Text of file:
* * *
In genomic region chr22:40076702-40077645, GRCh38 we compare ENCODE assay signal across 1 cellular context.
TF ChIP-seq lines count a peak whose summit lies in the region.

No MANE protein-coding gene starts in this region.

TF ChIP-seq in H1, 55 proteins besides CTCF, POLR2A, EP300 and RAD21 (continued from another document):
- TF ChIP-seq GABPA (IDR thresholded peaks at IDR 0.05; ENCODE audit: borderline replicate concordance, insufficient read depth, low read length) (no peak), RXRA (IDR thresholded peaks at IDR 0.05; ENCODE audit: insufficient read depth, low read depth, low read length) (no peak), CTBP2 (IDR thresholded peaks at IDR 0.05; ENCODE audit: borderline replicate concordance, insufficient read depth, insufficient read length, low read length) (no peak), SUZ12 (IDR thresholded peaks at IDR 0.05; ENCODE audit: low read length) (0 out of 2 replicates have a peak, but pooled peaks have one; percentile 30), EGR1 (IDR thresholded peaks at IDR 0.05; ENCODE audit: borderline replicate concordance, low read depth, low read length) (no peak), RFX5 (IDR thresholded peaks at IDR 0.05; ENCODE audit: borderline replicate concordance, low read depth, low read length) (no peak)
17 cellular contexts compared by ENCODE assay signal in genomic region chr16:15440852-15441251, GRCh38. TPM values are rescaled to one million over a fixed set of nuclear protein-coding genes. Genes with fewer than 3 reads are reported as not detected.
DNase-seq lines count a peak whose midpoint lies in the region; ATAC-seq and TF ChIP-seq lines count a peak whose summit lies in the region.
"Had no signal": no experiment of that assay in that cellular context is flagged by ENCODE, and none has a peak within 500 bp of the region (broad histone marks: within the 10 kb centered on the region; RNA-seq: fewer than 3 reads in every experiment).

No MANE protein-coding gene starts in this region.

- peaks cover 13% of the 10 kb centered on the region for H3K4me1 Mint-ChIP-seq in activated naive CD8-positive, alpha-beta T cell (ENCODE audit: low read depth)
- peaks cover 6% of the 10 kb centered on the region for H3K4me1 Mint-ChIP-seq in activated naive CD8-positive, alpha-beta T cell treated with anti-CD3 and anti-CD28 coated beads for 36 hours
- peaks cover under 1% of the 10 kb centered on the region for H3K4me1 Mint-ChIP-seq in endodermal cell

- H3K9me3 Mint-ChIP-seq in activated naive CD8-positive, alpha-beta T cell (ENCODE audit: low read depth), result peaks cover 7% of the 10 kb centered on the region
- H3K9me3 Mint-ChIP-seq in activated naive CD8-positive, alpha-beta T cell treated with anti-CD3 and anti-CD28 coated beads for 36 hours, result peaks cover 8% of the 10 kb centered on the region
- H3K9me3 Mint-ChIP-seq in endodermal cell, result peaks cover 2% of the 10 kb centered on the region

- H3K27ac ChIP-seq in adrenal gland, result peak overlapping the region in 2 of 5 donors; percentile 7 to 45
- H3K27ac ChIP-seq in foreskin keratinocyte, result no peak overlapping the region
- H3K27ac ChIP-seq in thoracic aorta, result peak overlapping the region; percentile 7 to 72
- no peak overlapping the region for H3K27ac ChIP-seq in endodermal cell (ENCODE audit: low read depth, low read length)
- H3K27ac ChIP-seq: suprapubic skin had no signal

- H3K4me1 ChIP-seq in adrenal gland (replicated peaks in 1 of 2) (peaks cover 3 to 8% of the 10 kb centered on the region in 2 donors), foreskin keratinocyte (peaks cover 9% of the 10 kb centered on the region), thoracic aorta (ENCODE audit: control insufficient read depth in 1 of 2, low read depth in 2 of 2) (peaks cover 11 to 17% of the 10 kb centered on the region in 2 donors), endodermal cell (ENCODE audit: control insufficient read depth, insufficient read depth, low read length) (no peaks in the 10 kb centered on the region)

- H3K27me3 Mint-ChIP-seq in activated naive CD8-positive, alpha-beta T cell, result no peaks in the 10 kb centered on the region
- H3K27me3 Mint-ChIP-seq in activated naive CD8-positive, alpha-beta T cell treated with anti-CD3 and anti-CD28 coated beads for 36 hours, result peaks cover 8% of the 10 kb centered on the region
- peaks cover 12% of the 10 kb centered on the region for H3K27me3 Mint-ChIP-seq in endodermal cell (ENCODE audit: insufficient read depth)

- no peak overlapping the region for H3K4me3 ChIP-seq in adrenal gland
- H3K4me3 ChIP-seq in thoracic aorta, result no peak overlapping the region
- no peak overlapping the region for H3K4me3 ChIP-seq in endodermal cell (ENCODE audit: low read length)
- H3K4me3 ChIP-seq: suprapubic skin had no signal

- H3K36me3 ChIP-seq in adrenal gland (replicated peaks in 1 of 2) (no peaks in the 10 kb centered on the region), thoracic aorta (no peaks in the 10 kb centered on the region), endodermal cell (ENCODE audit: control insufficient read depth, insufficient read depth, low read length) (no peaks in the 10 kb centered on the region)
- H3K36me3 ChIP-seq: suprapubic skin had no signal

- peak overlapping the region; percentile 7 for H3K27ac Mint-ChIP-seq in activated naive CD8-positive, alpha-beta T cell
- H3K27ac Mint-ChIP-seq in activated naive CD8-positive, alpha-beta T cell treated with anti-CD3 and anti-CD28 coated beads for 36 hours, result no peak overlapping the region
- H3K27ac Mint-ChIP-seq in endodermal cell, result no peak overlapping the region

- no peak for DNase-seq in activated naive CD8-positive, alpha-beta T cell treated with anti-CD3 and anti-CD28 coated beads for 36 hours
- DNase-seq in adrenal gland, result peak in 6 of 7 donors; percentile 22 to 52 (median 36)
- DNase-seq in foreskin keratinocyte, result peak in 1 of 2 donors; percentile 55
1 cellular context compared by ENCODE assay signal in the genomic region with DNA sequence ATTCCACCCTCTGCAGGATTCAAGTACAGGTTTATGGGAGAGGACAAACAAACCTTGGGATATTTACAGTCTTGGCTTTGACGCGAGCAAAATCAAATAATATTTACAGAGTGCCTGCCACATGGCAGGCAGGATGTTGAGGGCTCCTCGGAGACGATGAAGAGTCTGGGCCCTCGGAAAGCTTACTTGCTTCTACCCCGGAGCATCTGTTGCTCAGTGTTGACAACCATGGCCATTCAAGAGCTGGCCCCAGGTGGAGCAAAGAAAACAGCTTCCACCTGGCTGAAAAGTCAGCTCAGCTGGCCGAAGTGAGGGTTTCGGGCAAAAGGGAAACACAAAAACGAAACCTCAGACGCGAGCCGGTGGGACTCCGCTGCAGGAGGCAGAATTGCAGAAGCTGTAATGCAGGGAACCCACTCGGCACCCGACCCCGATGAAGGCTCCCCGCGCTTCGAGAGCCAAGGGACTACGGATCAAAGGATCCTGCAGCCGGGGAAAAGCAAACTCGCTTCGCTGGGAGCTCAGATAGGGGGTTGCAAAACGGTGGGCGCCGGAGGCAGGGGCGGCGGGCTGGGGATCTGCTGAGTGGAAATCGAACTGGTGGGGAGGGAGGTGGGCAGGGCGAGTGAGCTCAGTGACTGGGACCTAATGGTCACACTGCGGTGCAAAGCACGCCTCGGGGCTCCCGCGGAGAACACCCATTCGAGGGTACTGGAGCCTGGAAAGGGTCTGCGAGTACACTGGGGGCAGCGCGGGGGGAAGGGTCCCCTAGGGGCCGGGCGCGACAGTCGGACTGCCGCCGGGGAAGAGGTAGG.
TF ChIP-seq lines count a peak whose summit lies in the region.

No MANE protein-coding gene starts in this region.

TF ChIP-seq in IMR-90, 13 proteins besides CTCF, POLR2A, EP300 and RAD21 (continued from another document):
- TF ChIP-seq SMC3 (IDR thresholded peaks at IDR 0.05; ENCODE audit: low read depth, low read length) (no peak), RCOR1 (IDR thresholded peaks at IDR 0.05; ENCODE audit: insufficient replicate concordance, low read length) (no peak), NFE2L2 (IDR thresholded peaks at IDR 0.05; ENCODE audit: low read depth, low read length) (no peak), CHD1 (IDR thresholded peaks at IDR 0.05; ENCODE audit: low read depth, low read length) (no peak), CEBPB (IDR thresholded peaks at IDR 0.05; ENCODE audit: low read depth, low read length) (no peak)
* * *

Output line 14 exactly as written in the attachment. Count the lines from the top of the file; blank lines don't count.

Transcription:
- H3K9me3 Mint-ChIP-seq in activated naive CD8-positive, alpha-beta T cell treated with anti-CD3 and anti-CD28 coated beads for 36 hours, result peaks cover 8% of the 10 kb centered on the region